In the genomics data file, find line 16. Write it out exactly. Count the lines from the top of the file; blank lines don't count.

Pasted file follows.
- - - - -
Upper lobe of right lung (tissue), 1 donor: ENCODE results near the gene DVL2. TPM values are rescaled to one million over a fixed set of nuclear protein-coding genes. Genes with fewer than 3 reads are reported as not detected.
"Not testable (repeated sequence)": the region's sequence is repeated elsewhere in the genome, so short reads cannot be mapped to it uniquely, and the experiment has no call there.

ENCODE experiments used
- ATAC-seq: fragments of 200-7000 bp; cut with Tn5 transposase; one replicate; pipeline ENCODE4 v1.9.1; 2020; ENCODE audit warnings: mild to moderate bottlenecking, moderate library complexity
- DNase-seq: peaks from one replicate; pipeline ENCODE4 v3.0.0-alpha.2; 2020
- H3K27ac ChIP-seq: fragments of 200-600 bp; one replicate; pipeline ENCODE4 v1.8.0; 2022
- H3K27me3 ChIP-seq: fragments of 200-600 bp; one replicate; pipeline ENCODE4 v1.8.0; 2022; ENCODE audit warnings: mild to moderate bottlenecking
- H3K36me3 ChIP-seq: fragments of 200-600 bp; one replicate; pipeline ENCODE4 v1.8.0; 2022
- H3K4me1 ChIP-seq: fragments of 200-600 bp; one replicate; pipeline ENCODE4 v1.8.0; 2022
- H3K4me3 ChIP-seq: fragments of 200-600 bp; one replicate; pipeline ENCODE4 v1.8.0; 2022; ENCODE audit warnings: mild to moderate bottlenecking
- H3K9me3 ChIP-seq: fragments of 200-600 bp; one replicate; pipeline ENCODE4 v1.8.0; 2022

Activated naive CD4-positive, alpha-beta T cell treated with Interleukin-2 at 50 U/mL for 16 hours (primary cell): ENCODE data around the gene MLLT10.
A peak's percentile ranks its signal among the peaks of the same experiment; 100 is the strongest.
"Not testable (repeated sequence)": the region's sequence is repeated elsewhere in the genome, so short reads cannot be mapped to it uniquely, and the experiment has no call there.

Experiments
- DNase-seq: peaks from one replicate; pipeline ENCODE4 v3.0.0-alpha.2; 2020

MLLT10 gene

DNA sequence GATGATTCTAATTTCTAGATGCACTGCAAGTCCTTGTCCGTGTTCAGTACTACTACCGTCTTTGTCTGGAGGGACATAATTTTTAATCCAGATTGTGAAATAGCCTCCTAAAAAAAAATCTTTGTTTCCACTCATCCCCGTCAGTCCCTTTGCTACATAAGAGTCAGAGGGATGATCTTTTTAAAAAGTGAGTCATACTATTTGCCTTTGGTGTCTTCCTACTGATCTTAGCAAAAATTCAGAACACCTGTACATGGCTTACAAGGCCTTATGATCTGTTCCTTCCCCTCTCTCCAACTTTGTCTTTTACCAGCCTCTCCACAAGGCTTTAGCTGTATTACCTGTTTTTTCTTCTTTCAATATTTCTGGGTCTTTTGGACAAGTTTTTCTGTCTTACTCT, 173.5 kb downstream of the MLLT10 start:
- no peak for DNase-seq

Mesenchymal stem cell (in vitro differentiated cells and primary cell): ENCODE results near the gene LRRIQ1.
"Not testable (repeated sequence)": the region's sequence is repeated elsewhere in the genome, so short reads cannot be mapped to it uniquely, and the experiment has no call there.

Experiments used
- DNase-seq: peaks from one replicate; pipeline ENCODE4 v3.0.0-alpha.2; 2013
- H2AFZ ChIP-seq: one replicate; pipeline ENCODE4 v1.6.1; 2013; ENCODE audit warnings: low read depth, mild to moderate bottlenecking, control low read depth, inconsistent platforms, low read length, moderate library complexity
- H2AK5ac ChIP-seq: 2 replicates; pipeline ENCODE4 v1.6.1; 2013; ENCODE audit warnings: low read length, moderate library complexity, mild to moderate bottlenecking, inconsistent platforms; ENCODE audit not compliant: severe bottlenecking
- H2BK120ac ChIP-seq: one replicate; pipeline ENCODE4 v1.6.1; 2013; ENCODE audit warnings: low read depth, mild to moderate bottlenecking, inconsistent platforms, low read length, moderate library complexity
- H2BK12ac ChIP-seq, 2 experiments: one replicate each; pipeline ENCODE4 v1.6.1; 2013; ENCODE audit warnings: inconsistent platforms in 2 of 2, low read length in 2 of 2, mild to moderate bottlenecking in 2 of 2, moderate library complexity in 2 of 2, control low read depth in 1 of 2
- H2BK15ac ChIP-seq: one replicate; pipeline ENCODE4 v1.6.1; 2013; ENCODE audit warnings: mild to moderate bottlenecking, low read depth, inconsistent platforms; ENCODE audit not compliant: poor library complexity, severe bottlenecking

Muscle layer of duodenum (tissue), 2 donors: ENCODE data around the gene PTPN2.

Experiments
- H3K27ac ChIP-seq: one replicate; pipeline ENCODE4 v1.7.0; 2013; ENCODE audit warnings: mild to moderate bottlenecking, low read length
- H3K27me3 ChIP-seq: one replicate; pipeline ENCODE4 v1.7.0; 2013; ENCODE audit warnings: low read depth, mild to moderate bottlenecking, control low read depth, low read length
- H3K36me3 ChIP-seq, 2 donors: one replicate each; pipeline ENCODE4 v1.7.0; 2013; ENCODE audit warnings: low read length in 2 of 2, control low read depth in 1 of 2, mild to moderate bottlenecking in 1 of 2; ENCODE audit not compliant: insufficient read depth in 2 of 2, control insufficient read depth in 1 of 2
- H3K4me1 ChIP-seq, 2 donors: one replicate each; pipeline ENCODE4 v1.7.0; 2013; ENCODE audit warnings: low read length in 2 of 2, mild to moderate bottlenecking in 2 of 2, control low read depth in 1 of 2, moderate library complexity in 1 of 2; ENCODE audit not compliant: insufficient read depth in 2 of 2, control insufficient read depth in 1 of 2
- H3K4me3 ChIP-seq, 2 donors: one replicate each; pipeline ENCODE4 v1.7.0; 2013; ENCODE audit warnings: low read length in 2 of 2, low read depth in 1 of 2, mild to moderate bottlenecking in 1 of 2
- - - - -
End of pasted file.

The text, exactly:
- DNase-seq: peaks from one replicate; pipeline ENCODE4 v3.0.0-alpha.2; 2020